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    Exploring the support needs of Australian parents of young children with Usher syndrome: a qualitative thematic analysis
    Johansen, L ; O'Hare, F ; Shepard, ER ; Ayton, LN ; Pelenstov, LJ ; Kearns, LS ; Galvin, KL (BMC, 2024-03-21)
    BACKGROUND: Advancements in genetic testing have led to Usher syndrome now being diagnosed at a much earlier age than in the past, enabling the provision of early intervention and support to children and families. Despite these developments, anecdotal reports suggest there are substantial gaps in the services and supports provided to parents of children with Usher syndrome. The current study investigated the support needs of parents of children with Usher syndrome Type 1 when their child was aged 0 to 5 years. METHOD: Purposive sampling was used, and six semi-structured interviews were conducted with Australian parents of children with Usher syndrome, Type 1. Data was analysed using modified reflexive thematic analysis. RESULTS: Four key themes were identified as being central to the support needs of parents of children with Usher syndrome aged 0 to 5 years. (1) Social Needs referred to parents' need for various sources of social support, (2) Informational Needs described the lack of information parents received regarding Usher syndrome from treating professionals, (3) Practical Needs included supports needed to assist parents in managing the day-to-day tasks of caring for a child with a disability, and (4) Emotional Needs represented the emotional support (both formal and informal) that parents needed to be a positive support to their child. CONCLUSIONS: Findings provide rich information for relevant support groups, policy makers, individual healthcare professionals, and professional governing bodies regarding the education of stakeholders and the development and implementation of best-practice treatment guidelines.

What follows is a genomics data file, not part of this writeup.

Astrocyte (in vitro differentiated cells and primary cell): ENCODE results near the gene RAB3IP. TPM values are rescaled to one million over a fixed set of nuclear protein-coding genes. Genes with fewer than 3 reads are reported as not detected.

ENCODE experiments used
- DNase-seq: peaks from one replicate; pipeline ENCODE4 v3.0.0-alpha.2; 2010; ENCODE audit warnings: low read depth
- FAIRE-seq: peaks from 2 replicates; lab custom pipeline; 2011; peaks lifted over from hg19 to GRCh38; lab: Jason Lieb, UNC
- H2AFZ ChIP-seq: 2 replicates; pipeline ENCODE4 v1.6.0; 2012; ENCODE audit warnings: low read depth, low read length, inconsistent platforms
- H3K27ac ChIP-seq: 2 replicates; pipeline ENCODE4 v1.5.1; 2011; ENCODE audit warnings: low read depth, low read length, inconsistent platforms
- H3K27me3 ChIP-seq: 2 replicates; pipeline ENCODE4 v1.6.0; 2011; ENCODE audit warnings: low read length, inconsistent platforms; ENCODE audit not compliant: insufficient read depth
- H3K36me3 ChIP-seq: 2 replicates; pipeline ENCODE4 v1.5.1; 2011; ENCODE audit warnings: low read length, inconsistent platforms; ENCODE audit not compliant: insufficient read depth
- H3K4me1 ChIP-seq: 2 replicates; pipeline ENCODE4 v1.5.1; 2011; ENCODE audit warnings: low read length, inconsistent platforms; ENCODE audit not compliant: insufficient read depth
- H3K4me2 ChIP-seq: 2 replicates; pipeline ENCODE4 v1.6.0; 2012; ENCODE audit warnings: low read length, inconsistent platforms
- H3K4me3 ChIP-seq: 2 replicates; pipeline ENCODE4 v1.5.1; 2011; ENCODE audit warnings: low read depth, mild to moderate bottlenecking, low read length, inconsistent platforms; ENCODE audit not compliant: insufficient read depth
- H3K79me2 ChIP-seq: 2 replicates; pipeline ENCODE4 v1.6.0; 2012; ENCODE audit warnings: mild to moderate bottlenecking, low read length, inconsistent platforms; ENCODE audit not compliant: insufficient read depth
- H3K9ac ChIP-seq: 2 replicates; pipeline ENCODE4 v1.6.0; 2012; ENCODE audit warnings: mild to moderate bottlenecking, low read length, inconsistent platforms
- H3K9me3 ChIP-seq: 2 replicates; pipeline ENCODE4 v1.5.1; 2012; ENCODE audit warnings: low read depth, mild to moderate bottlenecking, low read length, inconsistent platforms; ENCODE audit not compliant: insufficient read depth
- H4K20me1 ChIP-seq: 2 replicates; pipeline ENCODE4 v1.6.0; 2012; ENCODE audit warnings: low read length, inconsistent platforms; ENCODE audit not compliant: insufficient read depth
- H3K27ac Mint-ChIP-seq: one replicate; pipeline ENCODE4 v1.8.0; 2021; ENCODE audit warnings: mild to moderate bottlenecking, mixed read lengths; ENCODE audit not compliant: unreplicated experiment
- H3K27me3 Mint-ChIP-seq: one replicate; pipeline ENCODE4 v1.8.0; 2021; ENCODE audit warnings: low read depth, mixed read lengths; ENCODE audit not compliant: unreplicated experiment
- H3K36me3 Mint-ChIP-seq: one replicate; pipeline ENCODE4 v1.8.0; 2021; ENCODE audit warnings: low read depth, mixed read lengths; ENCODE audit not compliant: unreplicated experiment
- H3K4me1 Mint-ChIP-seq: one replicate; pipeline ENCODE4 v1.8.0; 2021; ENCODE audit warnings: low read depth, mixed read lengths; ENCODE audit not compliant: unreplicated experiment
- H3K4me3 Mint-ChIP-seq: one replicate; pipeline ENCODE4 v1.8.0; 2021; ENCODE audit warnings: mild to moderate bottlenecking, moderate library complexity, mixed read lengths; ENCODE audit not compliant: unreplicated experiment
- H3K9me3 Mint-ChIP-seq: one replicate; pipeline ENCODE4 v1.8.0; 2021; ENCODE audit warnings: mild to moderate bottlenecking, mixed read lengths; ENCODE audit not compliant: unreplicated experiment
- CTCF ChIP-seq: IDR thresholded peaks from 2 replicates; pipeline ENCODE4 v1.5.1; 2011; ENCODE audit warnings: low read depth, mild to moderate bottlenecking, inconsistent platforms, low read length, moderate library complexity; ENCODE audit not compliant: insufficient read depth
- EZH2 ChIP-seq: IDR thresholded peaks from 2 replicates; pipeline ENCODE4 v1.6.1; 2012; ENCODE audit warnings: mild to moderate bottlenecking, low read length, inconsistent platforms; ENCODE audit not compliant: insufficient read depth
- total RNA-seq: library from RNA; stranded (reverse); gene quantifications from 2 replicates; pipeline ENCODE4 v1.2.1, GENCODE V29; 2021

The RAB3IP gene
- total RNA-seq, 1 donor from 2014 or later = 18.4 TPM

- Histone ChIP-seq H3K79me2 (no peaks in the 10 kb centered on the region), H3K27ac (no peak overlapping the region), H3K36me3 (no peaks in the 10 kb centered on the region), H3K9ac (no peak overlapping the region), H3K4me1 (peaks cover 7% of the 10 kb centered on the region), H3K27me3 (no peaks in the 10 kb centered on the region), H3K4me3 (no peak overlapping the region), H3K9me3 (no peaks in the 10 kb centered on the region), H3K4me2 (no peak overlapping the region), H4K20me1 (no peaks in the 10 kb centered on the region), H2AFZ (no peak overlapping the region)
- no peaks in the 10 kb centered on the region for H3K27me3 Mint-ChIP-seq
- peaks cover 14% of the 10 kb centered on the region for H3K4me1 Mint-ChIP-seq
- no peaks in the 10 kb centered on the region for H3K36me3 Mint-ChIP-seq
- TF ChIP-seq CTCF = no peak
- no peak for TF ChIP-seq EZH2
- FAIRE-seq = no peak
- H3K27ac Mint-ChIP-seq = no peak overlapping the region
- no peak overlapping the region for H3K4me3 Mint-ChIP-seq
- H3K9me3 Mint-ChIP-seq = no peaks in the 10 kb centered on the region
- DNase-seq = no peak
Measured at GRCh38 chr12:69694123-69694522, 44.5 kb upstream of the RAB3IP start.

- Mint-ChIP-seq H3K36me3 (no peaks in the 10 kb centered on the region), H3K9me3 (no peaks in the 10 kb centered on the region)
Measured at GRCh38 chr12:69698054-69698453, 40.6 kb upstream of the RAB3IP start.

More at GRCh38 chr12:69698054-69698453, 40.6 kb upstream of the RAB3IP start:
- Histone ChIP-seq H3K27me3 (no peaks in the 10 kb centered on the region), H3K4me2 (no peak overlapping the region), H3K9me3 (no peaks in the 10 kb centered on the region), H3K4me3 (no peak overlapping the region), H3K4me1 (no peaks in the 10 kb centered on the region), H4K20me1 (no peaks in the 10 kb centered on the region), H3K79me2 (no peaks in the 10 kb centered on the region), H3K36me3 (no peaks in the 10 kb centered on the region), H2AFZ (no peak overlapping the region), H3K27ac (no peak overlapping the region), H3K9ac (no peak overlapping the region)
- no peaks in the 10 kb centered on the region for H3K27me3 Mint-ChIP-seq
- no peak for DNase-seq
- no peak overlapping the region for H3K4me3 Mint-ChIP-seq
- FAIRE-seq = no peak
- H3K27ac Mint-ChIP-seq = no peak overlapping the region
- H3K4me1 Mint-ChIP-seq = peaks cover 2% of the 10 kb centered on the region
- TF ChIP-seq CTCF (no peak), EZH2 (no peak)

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    A global survey of visual symptoms in female carriers of choroideremia and X-linked retinitis pigmentosa
    Gocuk, SA ; Edwards, TL ; Jolly, JK ; Ayton, LN (Elsevier BV, 2024-04)
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    Altered Outer Retinal Structure, Electrophysiology and Visual Perception in Parkinson's Disease
    Tran, KKN ; Lee, PY ; Finkelstein, DI ; McKendrick, AM ; Nguyen, BN ; Bui, BV ; Nguyen, CTO (IOS PRESS, 2024)